Red Adair in 1964
Paul Neal Adair
June 18, 1915
|Died||August 7, 2004 (aged 89)|
Paul Neal "Red" Adair (June 18, 1915 – August 7, 2004) was an American oil well firefighter. He became notable as an innovator in the highly specialized and hazardous profession of extinguishing and capping oil well blowouts, both land-based and offshore.
Life and career
Adair was born in Houston, Texas, the son of an Irish blacksmith, and attended Reagan High School. He began fighting oil well fires after returning from serving in an Army bomb disposal unit during World War II. He started his career working for Myron Kinley, the "original" blowout/oil firefighting pioneer. They pioneered the technique of using a V-shaped charge of high explosives (the Munroe effect being used during the war and used in bazookas and the atom bomb), the high velocity blast of which would snuff the fire. He founded Red Adair Co. Inc. in 1959, and over the course of his career battled more than 2,000 land and offshore oil well, natural gas well, and similar spectacular fires. Adair gained global attention in 1962 when he tackled a fire at the Gassi Touil gas field in the Algerian Sahara nicknamed the Devil's Cigarette Lighter, a 450 foot (140 m) pillar of flame that burned from 12:00 PM November 13, 1961 to 9:30 AM on April 28, 1962. In December 1968, Adair sealed a large gas leak at an Australian gas and oil platform off Victoria's southeast coast.
In 1977, he and his crew (including Asger "Boots" Hansen and Manohar "Man" Dhumtara-Kejriwal) contributed to the capping of the biggest oil well blowout to have occurred in the North Sea (and at the time the largest offshore blowout worldwide, in terms of volume of crude oil spilled), at the Ekofisk Bravo platform, located in the Norwegian sector and operated by Phillips Petroleum Company (now ConocoPhillips). In 1978, Adair's top lieutenants Hansen and Ed "Coots" Matthews left to found competitor Boots & Coots International Well Control Inc. In 1988, Adair was again in the North Sea where he helped to put out the UK sector Piper Alpha oil platform fire. At age 75, Adair took part in extinguishing the oil well fires in Kuwait set by retreating Iraqi troops after the Gulf War in 1991.
Adair retired in 1993, and sold The Red Adair Service and Marine Company to Global Industries. His top employees (Brian Krause, Raymond Henry, Rich Hatteberg) left in 1994 and formed their own company, International Well Control (IWC).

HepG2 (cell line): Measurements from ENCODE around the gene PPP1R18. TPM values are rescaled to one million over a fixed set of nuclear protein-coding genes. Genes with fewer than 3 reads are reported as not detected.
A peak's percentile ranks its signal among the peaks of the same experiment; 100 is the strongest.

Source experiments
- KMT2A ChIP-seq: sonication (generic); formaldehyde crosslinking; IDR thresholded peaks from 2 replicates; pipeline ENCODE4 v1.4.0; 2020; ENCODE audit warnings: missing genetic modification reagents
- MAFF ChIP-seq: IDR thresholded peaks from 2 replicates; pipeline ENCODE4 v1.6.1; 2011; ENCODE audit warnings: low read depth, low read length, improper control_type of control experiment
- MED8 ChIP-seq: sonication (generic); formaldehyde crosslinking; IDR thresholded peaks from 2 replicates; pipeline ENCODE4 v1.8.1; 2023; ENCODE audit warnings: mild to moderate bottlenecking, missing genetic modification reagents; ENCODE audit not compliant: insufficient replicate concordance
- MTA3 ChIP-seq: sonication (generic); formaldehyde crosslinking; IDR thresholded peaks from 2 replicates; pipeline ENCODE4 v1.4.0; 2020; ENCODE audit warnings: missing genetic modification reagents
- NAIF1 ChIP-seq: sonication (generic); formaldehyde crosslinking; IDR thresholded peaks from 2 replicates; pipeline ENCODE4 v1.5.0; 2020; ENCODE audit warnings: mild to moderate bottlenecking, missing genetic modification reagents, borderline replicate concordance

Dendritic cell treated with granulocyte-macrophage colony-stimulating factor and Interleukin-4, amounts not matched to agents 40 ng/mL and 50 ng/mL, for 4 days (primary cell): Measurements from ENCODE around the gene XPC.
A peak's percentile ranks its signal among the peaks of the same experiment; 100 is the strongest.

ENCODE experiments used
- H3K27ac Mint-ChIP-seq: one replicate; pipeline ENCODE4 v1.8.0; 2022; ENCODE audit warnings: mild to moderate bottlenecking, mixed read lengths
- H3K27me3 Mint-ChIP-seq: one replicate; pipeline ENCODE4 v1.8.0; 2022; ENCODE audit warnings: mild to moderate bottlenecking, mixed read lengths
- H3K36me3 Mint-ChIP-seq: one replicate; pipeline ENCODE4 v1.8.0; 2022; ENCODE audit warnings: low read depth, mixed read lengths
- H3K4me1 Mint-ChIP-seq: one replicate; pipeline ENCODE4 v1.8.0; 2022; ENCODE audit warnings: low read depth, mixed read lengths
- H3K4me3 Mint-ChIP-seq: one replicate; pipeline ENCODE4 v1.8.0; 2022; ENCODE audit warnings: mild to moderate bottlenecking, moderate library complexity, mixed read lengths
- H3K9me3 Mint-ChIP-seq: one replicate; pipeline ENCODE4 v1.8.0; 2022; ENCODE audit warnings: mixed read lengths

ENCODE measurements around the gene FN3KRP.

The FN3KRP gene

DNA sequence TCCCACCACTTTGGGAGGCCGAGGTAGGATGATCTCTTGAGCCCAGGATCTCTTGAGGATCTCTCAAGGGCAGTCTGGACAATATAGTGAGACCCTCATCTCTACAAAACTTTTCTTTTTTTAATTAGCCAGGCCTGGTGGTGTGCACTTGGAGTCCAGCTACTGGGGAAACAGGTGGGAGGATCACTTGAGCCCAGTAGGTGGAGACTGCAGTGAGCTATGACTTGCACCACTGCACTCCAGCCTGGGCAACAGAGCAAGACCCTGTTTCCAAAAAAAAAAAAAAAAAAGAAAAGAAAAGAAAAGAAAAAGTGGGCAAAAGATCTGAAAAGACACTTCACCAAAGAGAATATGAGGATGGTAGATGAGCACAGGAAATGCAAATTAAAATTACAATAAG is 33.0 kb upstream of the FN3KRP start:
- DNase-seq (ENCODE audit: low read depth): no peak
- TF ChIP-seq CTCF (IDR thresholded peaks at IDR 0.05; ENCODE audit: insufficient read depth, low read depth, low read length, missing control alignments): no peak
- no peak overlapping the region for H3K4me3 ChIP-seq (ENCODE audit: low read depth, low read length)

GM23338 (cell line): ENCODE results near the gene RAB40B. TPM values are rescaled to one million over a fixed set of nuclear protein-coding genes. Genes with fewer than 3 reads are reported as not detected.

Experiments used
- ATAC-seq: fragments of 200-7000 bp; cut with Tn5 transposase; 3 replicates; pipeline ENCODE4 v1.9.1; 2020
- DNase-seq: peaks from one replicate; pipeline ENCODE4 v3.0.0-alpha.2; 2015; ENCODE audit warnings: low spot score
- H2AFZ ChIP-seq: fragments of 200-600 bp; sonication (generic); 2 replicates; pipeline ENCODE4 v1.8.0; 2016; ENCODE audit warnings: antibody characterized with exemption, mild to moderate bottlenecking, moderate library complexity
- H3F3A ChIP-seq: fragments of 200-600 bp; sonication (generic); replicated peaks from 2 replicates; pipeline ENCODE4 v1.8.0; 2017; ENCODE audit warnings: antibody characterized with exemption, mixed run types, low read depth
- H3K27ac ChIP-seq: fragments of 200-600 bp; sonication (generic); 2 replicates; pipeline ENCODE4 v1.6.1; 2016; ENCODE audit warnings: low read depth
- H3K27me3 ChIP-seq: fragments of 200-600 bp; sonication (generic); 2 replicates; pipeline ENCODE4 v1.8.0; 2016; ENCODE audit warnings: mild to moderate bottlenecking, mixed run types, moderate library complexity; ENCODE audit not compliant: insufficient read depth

Adair died in 2004 at age 89, survived by his wife, a son and a daughter.
- The 1968 John Wayne movie Hellfighters was loosely based upon the feats of Adair during the 1962 Sahara Desert fire.
- The History Channel's Modern Marvels episode on "Oil Well Firefighting" was one of Adair's last interviews prior to his death. The episode aired after Adair's death and was dedicated to his memory.
- The Travel Channel's "Mysteries Of The Museum" 2014 episode "Most Explosive" features a segment on Red Adair's successful effort to stop the burning gas line in the Algerian Sahara Desert in Africa, called "The Devil's Cigarette Lighter" in 1961.
- Adair was associated with a Rolex and American Express advertising campaign in the 1980s.
- At one point during the 1979 action film North Sea Hijack, a group of terrorists are fooled into thinking a nearby offshore oil drilling platform has exploded. One of the hijackers remarks that if the authorities don't bring in Red Adair to put the fire out "it could burn for a year."
- "Red Adair, Famed for Taming Oil Well Fires, Dies at 89". The New York Times. 9 August 2004. Retrieved 31 January 2012.
- "Oil well firefighter Red Adair dies". The Age. 10 August 2004. Retrieved 13 July 2011.
- Obituary: Red Adair, BBC News, August 8, 2004
- Obituary: Red Adair, The Guardian, August 9, 2004
- "Obituary: Red Adair". 8 August 2004 – via news.bbc.co.uk.
- Oil Rig Disasters / 5 Worst Offshore Blowouts, unknown, archived from the original on 28 December 2014, retrieved 5 April 2013
- ""Boots, Coots, Roots" at Boots and Coots/IWC". Archived from the original on 2014-07-14. Retrieved 2014-07-13.